And at best planes drop water or retardant, not 'extinguisher' - they don't put out fires bigger than a few acres. Big fires are contained on the ground, usually by denying the fire area in which to continue spreading - from a 6 inch wide fire line to dozer-width lines to burning out a few hundred yards in front of the fire. Sometimes they want areas to burn, too. If his operation doesn't match up with those strategies, it isn't needed.

                I don't think the guy is cost-effective, or even effective, just because he says so. Maybe he is, maybe not.

                There are considerations of accuracy, cost compared to other options, or simply the fact that most fires aren't within a few hundred miles of an airport that can handle a 747, so his turn around time is terrible plus he burns a lot fuel round trip.

                Our fire last September had a chopper dipping water from a beaver pond less than a mile from the fire. Between his lower cost per hour, lower fuel consumption, and round trip time (3 or 4 minutes at most), I'd bet he could put more water on the fire per hour more precisely for a lot less money than a 747.

                In Soviet Russia, you rob bank. In America, bank robs you.

                by badger on Sun Jan 20, 2013 at 04:43:52 PM PST

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          •  Not sure about 747 (2+ / 0-)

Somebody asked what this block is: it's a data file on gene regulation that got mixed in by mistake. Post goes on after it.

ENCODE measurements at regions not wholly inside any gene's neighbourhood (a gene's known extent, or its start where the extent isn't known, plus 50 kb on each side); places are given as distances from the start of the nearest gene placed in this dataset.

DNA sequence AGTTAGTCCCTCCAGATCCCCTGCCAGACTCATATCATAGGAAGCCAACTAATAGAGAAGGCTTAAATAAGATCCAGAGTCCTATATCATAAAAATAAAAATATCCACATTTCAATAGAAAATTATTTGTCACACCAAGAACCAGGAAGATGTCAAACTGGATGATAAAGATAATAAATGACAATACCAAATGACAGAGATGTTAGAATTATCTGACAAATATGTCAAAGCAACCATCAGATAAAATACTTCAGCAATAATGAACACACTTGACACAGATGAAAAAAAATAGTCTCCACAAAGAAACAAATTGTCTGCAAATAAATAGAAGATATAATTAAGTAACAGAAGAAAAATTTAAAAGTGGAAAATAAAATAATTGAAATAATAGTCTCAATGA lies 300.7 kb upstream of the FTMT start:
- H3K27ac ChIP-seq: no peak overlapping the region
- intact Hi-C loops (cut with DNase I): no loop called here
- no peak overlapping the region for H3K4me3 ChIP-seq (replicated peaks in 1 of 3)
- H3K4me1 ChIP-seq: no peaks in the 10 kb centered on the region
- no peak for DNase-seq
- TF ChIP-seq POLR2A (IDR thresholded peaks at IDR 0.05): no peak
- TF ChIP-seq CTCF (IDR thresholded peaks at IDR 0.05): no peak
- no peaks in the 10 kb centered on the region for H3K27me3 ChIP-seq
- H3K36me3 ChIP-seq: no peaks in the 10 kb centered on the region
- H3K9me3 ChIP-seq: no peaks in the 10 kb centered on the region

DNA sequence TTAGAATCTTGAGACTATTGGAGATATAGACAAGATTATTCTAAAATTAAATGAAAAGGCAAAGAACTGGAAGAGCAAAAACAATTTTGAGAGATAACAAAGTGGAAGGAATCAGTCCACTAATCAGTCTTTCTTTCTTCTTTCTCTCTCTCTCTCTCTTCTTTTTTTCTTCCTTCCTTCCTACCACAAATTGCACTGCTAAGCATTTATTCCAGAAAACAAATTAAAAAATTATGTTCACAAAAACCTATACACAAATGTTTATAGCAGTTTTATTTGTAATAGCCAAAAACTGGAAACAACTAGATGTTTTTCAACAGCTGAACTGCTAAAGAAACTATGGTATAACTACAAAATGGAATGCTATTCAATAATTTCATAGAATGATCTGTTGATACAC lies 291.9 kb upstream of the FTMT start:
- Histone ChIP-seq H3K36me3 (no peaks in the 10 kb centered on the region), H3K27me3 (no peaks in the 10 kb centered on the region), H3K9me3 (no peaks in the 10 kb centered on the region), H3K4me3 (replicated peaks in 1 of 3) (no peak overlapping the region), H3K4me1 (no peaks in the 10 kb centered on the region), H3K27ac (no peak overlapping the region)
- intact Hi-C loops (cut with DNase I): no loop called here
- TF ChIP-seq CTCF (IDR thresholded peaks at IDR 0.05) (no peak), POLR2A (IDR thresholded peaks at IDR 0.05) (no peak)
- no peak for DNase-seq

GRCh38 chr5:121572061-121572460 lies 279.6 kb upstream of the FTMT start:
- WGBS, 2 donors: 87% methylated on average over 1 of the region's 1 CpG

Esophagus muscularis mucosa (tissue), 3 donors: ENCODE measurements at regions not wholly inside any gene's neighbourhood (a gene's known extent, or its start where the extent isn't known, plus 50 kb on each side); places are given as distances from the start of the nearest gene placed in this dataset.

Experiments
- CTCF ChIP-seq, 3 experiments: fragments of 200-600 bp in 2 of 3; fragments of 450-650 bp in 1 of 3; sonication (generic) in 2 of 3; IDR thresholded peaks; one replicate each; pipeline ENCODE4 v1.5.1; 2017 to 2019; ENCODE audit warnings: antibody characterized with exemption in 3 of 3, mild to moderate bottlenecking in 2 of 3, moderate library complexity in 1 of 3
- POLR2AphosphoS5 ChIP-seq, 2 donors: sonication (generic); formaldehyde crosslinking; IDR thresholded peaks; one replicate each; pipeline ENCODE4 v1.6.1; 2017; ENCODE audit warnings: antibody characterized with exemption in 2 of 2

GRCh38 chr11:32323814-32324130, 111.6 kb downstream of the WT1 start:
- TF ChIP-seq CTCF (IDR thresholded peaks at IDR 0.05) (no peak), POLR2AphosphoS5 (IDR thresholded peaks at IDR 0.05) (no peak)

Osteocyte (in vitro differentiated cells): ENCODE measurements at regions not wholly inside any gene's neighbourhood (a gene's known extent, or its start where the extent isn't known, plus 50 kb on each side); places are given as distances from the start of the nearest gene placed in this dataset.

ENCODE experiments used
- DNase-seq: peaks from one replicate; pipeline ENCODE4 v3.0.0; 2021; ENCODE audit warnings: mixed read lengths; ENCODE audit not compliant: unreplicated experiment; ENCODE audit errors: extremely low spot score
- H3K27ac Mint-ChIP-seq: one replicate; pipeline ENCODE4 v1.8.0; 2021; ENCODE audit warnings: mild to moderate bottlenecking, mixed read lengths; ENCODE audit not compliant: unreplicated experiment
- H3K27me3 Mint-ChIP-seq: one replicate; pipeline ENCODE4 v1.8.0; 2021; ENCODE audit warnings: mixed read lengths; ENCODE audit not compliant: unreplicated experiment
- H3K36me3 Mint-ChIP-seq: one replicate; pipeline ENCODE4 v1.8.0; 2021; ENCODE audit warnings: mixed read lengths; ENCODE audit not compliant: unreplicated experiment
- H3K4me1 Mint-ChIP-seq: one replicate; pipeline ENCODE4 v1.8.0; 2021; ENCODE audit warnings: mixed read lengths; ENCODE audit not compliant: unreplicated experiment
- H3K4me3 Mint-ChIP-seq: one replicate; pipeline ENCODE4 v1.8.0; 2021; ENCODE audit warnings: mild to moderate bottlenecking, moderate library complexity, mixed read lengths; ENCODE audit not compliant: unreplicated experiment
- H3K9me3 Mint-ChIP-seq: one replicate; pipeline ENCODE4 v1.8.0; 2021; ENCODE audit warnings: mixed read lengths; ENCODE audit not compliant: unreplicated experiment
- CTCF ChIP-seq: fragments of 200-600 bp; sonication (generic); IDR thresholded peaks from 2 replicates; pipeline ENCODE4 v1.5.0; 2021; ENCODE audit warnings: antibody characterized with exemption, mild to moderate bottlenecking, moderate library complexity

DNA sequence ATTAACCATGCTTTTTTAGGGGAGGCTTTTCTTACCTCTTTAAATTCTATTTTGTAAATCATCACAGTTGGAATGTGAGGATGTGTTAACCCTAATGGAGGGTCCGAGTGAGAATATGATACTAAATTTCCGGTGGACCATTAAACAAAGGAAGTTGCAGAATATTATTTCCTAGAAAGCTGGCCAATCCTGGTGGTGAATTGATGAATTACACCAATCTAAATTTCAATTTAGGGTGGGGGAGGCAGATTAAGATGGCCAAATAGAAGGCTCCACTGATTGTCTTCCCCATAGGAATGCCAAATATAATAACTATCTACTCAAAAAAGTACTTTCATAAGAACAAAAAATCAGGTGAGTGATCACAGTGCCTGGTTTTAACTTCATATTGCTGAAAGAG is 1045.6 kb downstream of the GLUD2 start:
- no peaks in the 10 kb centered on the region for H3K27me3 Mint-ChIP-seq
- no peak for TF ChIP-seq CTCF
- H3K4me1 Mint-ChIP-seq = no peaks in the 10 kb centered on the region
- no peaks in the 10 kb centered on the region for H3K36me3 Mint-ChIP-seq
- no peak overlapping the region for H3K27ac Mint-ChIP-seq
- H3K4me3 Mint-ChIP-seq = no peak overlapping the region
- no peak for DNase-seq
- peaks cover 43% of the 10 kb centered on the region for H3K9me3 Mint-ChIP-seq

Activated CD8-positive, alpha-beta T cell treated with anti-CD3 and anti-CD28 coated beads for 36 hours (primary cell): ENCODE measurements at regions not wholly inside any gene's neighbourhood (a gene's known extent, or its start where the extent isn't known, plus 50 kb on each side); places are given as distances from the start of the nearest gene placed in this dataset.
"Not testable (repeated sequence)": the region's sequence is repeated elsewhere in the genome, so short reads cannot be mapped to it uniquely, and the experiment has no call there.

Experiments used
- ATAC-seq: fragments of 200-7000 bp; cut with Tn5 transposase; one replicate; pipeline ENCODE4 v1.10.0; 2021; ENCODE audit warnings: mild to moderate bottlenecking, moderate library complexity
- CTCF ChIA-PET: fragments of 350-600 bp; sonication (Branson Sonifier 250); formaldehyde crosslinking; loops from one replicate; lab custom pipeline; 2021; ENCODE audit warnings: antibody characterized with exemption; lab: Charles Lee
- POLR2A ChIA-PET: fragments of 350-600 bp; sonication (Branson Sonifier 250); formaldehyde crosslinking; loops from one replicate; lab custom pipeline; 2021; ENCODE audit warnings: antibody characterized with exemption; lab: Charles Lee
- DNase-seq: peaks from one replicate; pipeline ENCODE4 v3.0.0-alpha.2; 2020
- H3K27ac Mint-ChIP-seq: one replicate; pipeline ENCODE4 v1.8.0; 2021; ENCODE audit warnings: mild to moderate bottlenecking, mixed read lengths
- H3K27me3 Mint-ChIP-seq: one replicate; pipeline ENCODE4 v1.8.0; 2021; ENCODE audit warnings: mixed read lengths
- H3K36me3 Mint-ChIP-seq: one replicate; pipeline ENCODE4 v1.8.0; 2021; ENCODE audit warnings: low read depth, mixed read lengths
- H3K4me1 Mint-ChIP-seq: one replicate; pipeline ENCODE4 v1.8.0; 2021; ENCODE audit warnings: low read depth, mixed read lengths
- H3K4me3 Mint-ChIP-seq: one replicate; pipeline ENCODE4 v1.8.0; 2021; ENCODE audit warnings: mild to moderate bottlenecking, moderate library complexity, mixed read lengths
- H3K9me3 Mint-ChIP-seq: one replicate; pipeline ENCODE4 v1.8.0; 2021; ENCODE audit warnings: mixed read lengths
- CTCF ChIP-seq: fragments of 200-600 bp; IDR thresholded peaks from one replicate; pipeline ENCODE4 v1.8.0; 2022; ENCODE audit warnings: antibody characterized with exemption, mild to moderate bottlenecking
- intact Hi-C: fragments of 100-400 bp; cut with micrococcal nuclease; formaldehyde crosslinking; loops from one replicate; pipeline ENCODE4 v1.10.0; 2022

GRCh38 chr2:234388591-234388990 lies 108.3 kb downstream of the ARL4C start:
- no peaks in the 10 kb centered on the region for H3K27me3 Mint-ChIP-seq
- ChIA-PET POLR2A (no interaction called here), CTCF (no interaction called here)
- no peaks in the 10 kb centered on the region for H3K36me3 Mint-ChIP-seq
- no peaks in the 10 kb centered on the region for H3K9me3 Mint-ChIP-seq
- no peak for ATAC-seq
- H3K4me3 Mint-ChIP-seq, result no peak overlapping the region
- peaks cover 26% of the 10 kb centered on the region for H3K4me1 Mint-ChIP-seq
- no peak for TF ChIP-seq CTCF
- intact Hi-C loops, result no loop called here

Recommended by:
            badger, Rhysling

            There is at least one DC-10 firefighter, however.

            If the pilot's good, see, I mean if he's reeeally sharp, he can barrel that baby in so low... oh you oughta see it sometime. It's a sight. A big plane like a '52... varrrooom! Its jet exhaust... frying chickens in the barnyard!

            by Major Kong on Sun Jan 20, 2013 at 04:27:30 PM PST

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        •  ... (1+ / 0-)
          Recommended by:
          TomFromNJ

          http://www.baslerturbo.com/...

          http://www.flightglobal.com/...

          Reporting on the biggest oil-spill disaster in history, the biggest newspaper in New Orleans - the Times-Picayune - alerted readers on 21 July that help was on the way.

          "A New Orleans company ordered the purchase of a high-tech plane," the Times-Picayune reported in a front-page story, describing the $6.5 million aircraft as the "biggest investment in Gulf spill cleanup in the past two decades".

          It was the Basler Turbo BT-67, an airframe that could be considered modern only by geological standards.

          "Drop the name-calling." Meteor Blades 2/4/11

          by indycam on Sun Jan 20, 2013 at 03:18:55 PM PST

          [ Parent ]

      •  15-25+ years ago the US-Mexican smuggling (0+ / 0-)

        activity was mostly southbound delivering consumer goods down there (electronics, etc.) to avoid steep import taxes (and mordida), with some stuff like loads of parrots coming back (and that other stuff too!, hehe).
        Texas' Rio Grande Valley had a number of DC-3's, -6's, and the smaller Cessna's, etc., working the 0'dark-thirty shift most nights, usually from the smaller fields or private strips. Fun times  :].

        "Double, double, toile and trouble; Fire burne, and Cauldron bubble... By the pricking of my Thumbes, Something wicked this way comes": Republicans!!. . Willkommen im Vierten Reich! Sie haben keine Bedeutung mehr.

        by Bluefin on Mon Jan 21, 2013 at 04:42:05 PM PST

        [ Parent ]